Queen Elizabeth II was so popular that she became the first British monarch to address a joint meeting of the United States Congress on May 16, 1991, following the coalition victory in the gulf war.

Let’s have a closer look at the Queen to see how more if her actions and deeds were humanist in nature. These actions and deeds will be categorized according to how they agree with the key principles in the latest version of the official statement of modern Humanism, the Amsterdam Declaration.

Principle 1 – Humanists strive to be ethical

  • Queen Elizabeth II dedicated her life to the welfare of Commonwealth nations.
  • The Queen overhauled the Monarchy’s finances to respond to criticism.
  • She contributed to more than 600 British Charitable Organizations for a total of 2 billion dollars raised.
  • Queen Elizabeth II changed the long-standing royal succession law of “male primogenitor” which favoured the succession of male heirs over female to the English crown.
  • In 2013, a law called the Succession to the Crown Act ended the practice of a younger son superseding an elder daughter in the line of succession. Queen Elizabeth II consented with the Parliament in passing the act.
  • The act also ended the provisions by which those who marry Roman Catholics are disqualified from the line of succession.

Principle 2 – Humanists strive to be rational

  • Elizabeth II was a reliable and steady monarch, not authoritarian. She had many challenging decisions to make regarding the Monarchy and on a personal level with respect to the royal family. She seems to have made good choices in a thoughtful and considerate manner.
  • She demonstrated clear thinking, careful listening, an inquiring mind, humor, remarkable memory and exceptional kindness 

Principle 3 – Humanists strive for fulfillment in their lives

  • During a royal tour of Australia and New Zealand with Philip and Princess Anne in 1970, Elizabeth defied centuries of royal tradition when she took a casual stroll to greet crowds of people in person, rather than wave to them from a safe distance. This is now a regular practice for British royals both at home and abroad.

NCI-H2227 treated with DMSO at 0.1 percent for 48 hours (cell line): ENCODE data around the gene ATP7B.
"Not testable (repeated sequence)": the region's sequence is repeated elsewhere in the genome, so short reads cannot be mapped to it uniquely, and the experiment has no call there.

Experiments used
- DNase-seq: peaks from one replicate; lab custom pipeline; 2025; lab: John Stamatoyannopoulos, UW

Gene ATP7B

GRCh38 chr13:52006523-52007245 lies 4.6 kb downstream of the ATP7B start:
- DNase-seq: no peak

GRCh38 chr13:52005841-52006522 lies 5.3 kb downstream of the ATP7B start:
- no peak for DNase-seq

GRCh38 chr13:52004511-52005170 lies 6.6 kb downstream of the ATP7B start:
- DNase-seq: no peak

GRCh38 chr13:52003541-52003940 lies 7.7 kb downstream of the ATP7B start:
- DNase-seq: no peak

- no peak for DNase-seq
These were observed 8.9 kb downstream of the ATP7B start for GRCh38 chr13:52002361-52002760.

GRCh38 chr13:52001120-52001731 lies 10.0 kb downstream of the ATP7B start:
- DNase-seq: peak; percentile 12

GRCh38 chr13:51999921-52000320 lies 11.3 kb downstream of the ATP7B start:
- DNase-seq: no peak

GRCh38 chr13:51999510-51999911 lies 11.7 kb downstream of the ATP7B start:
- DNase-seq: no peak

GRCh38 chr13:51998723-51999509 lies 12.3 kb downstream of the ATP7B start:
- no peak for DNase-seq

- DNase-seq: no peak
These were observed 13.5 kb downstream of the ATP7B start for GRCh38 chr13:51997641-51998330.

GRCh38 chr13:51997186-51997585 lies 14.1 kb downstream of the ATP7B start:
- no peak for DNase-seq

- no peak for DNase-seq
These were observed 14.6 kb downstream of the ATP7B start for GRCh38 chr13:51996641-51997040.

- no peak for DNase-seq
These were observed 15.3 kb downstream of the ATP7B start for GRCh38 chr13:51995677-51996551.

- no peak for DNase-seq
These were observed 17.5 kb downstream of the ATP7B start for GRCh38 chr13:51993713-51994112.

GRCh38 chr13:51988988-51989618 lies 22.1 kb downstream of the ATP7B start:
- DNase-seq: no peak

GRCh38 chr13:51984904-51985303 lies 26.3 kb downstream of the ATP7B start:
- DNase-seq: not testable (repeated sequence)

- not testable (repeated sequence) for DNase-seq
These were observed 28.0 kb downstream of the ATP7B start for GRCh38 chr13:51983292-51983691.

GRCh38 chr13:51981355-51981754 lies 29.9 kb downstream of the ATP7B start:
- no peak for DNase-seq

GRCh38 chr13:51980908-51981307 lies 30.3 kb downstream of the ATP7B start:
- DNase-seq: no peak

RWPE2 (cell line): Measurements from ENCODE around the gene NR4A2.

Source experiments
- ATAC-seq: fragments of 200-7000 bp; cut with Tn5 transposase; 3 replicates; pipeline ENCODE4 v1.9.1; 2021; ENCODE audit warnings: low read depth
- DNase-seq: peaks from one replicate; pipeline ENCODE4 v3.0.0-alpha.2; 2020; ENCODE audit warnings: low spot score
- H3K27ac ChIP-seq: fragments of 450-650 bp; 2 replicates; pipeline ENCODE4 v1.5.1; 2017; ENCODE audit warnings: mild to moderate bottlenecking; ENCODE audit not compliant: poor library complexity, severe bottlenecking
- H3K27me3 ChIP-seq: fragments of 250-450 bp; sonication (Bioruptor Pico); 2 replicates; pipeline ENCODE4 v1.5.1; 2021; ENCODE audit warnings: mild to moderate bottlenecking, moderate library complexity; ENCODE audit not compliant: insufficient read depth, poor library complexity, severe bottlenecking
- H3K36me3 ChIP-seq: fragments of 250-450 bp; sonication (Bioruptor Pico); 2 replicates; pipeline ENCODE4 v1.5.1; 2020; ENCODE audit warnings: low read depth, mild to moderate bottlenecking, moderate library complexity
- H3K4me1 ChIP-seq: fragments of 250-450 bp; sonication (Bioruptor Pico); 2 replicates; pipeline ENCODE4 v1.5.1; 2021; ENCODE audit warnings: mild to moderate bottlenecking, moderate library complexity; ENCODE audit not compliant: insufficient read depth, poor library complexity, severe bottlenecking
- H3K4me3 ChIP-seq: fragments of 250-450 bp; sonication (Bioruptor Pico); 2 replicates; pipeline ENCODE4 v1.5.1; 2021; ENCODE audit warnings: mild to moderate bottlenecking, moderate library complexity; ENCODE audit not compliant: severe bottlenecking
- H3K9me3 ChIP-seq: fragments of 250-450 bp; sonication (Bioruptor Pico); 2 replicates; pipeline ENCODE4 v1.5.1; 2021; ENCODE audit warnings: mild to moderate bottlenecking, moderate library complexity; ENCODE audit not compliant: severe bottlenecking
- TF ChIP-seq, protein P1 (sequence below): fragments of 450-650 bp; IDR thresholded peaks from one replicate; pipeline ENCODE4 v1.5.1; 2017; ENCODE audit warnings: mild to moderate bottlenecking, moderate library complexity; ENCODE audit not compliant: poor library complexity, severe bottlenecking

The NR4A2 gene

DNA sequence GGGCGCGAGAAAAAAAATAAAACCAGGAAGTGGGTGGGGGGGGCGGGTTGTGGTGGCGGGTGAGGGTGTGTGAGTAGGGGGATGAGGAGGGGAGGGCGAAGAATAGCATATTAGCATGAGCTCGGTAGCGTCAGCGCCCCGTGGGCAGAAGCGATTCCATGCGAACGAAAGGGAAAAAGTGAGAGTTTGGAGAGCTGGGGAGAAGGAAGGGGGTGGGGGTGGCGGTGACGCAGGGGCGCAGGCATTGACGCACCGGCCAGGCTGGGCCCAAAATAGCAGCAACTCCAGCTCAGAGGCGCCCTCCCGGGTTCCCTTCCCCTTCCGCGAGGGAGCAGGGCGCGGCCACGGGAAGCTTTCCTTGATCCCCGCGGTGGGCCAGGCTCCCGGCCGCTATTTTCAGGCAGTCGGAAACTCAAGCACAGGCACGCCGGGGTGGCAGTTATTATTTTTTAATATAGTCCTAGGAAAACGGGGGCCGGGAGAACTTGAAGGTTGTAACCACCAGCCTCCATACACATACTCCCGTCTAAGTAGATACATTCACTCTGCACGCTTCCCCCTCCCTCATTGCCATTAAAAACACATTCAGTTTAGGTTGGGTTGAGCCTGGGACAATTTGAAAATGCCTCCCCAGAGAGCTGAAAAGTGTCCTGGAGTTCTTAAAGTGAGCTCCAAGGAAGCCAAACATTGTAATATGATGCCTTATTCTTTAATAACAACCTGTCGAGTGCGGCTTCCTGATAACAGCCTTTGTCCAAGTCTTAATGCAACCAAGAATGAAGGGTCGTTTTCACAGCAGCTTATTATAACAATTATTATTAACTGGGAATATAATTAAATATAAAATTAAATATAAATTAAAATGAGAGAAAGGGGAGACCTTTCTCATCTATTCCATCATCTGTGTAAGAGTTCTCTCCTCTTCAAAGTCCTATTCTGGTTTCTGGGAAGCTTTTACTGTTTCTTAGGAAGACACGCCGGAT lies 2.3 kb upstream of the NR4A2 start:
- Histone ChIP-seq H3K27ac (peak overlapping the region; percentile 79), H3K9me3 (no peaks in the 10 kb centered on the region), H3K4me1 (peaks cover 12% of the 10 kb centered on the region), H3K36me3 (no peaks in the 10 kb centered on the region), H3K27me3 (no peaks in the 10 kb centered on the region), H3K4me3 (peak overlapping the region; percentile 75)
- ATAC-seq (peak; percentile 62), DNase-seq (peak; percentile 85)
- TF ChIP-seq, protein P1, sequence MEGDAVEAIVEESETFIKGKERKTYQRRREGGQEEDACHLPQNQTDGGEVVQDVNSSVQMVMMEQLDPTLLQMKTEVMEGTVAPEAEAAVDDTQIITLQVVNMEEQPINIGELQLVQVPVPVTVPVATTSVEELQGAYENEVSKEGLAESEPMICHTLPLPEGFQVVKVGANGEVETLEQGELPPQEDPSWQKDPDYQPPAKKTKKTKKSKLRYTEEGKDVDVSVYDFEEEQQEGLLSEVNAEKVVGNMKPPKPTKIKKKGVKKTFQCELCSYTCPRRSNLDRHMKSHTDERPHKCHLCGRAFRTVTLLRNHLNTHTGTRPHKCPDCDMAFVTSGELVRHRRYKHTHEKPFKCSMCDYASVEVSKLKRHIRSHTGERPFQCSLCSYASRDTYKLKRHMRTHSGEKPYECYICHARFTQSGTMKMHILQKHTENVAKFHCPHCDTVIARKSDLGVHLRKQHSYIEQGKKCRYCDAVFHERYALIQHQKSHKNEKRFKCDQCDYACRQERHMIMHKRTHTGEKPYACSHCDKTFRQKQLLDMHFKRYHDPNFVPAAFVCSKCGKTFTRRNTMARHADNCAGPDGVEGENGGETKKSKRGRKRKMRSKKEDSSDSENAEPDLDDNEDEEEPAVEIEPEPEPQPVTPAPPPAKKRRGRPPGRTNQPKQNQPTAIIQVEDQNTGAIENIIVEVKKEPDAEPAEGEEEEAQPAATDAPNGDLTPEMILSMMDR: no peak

• She modernized the Monarchy to ensure its survival.
  • The queen worked hard and tirelessly to live a full and happy life and to help improve the lives of others, especially the needy.

Principle 4 – Humanism meets the widespread demand for a source of meaning and purpose to stand as an alternative to dogmatic religion, authoritarian nationalism, tribal sectarianism, and selfish nihilism

  • Queen Elizabeth II did frequently profess her religious faith and her trust in God. However, she was not dogmatic about her beliefs and recognised and celebrated other faiths in the UK and the Commonwealth. She hosted the leaders of many faiths and visited many different places of worship in the UK and across the Commonwealth.
  • Under her reign, Queen Elizabeth II brought an orderly end to British colonies and formed a peaceful commonwealth in its place.

It seems clear that Queen Elizabeth II was a humanitarian who was kind to others. She was a calm and reassuring world leader who helped the commonwealth nations achieve more independence and autonomy. She reformed the monarchy, including its finances, helped to raise huge sums for charities as well as being a donor herself, loved animals and most important of all, she set a high standard for ethics and for being a good human being. This is the remarkable person she was, but was the queen a Humanist?

Humanism might have been the inspiration for Elizabeth’s dedication to humanitarianism or it might have been her religious faith or her upbringing or her genes. Belief in the supernatural aside, Queen Elizabeth II certainly set high standards that humanists everywhere can aspire to reach.